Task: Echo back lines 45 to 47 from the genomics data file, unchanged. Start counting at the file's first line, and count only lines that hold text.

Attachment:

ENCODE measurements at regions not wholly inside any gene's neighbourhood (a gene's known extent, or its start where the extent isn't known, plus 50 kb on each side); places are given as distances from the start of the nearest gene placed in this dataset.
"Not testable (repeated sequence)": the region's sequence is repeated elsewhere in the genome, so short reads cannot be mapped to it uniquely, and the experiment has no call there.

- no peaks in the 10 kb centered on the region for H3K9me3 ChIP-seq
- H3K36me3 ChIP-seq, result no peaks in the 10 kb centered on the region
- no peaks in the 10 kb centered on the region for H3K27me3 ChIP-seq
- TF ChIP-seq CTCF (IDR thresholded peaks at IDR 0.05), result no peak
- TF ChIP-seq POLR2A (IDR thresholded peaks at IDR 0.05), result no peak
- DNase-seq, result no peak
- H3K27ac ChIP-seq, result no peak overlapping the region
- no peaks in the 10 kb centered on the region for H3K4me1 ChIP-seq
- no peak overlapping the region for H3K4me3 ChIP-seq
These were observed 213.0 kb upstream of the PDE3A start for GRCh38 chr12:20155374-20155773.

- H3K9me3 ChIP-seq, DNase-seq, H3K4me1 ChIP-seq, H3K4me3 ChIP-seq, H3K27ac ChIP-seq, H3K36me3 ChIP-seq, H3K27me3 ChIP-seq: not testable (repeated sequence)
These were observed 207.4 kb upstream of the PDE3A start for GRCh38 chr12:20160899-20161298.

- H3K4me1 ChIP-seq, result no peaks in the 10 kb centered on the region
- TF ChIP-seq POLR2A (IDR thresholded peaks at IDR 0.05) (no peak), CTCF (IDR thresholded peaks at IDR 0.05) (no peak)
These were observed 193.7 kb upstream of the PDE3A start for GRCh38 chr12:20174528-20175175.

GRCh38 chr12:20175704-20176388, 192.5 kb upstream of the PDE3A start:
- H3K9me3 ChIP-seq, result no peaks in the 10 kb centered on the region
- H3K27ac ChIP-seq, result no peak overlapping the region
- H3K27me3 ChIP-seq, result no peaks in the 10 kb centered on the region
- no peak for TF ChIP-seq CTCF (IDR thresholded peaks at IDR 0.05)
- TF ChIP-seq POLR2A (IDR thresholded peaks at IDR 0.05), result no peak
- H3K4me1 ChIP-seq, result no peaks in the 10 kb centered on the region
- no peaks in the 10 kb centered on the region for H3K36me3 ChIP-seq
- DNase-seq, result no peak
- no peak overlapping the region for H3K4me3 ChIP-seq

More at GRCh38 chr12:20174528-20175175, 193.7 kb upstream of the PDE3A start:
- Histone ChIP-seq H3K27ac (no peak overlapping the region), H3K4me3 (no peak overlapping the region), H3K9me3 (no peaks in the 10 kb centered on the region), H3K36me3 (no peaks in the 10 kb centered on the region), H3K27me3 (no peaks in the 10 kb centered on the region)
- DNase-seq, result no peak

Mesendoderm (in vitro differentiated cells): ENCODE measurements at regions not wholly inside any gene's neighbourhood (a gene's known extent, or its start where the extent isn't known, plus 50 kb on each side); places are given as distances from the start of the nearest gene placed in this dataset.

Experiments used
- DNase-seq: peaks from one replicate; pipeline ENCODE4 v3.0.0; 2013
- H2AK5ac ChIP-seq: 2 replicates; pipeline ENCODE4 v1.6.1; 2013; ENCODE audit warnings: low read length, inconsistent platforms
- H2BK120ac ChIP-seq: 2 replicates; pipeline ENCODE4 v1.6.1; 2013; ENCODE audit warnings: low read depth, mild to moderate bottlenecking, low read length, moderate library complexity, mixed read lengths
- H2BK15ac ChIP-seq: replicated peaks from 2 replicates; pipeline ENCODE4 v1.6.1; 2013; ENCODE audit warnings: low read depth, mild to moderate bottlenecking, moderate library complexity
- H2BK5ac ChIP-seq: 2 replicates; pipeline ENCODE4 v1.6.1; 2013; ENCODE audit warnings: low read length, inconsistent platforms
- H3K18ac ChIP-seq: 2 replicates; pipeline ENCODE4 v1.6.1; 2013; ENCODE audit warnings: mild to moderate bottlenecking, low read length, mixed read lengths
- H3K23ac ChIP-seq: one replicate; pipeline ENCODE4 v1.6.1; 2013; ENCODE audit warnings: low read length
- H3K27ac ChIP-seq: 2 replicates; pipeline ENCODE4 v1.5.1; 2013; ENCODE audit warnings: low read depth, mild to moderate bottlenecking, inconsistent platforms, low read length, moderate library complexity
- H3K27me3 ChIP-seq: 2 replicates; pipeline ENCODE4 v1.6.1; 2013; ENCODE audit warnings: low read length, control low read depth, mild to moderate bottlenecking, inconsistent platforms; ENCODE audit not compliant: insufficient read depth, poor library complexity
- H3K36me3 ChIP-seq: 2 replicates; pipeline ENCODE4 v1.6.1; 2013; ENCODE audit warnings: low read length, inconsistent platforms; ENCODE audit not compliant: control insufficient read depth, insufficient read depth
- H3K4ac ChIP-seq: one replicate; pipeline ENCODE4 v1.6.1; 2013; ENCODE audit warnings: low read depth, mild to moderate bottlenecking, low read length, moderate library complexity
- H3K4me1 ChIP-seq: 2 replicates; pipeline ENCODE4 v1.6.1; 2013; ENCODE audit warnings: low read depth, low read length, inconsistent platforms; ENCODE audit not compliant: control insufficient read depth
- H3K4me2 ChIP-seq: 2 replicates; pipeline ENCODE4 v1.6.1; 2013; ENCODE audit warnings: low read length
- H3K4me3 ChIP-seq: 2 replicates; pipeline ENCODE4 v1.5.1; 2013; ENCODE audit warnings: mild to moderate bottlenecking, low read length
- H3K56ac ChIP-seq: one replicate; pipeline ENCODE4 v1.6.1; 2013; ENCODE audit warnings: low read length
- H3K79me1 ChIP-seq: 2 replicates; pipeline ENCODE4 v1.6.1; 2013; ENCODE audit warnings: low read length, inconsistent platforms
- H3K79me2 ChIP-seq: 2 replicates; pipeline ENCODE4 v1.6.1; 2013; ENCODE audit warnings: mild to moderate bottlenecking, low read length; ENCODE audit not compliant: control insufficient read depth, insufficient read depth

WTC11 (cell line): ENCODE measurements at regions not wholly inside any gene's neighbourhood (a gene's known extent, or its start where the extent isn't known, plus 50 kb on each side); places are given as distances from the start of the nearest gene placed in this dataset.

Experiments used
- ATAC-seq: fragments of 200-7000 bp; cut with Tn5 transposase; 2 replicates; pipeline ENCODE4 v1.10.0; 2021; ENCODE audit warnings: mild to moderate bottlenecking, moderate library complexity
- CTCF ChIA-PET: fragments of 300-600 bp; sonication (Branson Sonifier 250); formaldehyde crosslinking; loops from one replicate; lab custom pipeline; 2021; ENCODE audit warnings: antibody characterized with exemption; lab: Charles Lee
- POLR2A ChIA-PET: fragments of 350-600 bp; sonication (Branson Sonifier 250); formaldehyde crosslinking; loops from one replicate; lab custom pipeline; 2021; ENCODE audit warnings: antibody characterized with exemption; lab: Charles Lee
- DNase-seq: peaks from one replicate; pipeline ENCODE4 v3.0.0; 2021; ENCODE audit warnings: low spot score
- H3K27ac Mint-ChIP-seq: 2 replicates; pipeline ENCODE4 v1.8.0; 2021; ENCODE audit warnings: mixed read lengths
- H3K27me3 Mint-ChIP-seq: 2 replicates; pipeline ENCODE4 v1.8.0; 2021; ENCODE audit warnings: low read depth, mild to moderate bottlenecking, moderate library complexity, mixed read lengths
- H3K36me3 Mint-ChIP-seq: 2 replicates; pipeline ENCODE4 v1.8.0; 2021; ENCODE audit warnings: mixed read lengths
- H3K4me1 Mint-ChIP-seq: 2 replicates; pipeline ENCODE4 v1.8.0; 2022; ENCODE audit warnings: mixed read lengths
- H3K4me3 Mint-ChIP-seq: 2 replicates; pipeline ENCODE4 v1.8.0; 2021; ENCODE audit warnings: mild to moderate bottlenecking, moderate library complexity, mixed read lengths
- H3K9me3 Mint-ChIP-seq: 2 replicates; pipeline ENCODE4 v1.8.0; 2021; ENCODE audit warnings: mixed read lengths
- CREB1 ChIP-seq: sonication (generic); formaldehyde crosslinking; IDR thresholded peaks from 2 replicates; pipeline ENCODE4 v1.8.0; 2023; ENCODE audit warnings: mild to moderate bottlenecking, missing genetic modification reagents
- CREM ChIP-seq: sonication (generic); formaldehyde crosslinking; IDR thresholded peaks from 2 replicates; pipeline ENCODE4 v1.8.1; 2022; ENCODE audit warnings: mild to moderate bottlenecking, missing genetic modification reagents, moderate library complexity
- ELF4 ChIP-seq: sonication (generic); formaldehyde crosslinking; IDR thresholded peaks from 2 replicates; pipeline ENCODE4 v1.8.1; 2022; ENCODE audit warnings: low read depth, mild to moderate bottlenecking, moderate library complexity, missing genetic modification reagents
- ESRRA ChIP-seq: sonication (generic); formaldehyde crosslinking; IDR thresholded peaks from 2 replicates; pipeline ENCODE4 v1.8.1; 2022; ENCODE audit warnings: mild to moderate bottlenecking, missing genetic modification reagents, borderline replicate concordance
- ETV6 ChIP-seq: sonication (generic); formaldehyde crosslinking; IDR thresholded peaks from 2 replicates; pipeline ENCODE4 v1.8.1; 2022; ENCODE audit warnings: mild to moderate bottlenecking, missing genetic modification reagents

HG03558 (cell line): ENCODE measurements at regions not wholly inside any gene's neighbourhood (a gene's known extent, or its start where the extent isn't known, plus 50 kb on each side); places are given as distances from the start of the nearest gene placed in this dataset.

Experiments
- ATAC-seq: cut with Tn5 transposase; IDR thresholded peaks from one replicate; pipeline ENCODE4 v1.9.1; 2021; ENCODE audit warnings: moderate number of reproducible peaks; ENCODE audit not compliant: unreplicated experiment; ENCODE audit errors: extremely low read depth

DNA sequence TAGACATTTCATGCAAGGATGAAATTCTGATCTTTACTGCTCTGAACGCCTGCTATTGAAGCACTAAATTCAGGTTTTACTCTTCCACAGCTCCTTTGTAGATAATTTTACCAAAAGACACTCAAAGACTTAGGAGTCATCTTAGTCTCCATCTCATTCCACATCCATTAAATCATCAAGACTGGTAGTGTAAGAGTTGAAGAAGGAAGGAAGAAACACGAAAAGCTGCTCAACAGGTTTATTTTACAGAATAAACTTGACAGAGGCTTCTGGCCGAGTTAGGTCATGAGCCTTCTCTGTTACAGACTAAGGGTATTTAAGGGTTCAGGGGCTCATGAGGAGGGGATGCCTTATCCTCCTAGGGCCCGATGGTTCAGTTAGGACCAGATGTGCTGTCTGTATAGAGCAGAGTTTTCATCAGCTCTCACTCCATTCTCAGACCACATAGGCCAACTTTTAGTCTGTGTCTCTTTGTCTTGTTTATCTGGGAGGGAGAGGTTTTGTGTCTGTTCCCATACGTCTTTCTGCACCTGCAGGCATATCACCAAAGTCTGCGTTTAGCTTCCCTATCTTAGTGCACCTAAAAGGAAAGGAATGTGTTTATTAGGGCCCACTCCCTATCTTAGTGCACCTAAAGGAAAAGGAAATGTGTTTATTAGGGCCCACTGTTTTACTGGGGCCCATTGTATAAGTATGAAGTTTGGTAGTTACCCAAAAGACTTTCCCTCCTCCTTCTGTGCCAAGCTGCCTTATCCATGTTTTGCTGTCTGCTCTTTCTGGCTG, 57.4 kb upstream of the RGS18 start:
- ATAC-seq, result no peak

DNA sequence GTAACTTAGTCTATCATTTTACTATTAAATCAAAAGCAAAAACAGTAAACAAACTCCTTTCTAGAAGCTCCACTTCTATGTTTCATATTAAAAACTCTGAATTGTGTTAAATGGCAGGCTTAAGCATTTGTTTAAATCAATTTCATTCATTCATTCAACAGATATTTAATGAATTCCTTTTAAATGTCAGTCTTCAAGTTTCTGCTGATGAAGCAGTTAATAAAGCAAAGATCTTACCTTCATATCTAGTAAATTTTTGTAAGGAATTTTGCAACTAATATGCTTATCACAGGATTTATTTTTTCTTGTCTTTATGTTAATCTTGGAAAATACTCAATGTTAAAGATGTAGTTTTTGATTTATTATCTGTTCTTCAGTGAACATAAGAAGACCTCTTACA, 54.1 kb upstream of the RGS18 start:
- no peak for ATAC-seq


- H3K4me2 ChIP-seq: 2 replicates; pipeline ENCODE4 v1.6.1; 2013; ENCODE audit warnings: low read length
- H3K4me3 ChIP-seq: 2 replicates; pipeline ENCODE4 v1.5.1; 2013; ENCODE audit warnings: mild to moderate bottlenecking, low read length
- H3K56ac ChIP-seq: one replicate; pipeline ENCODE4 v1.6.1; 2013; ENCODE audit warnings: low read length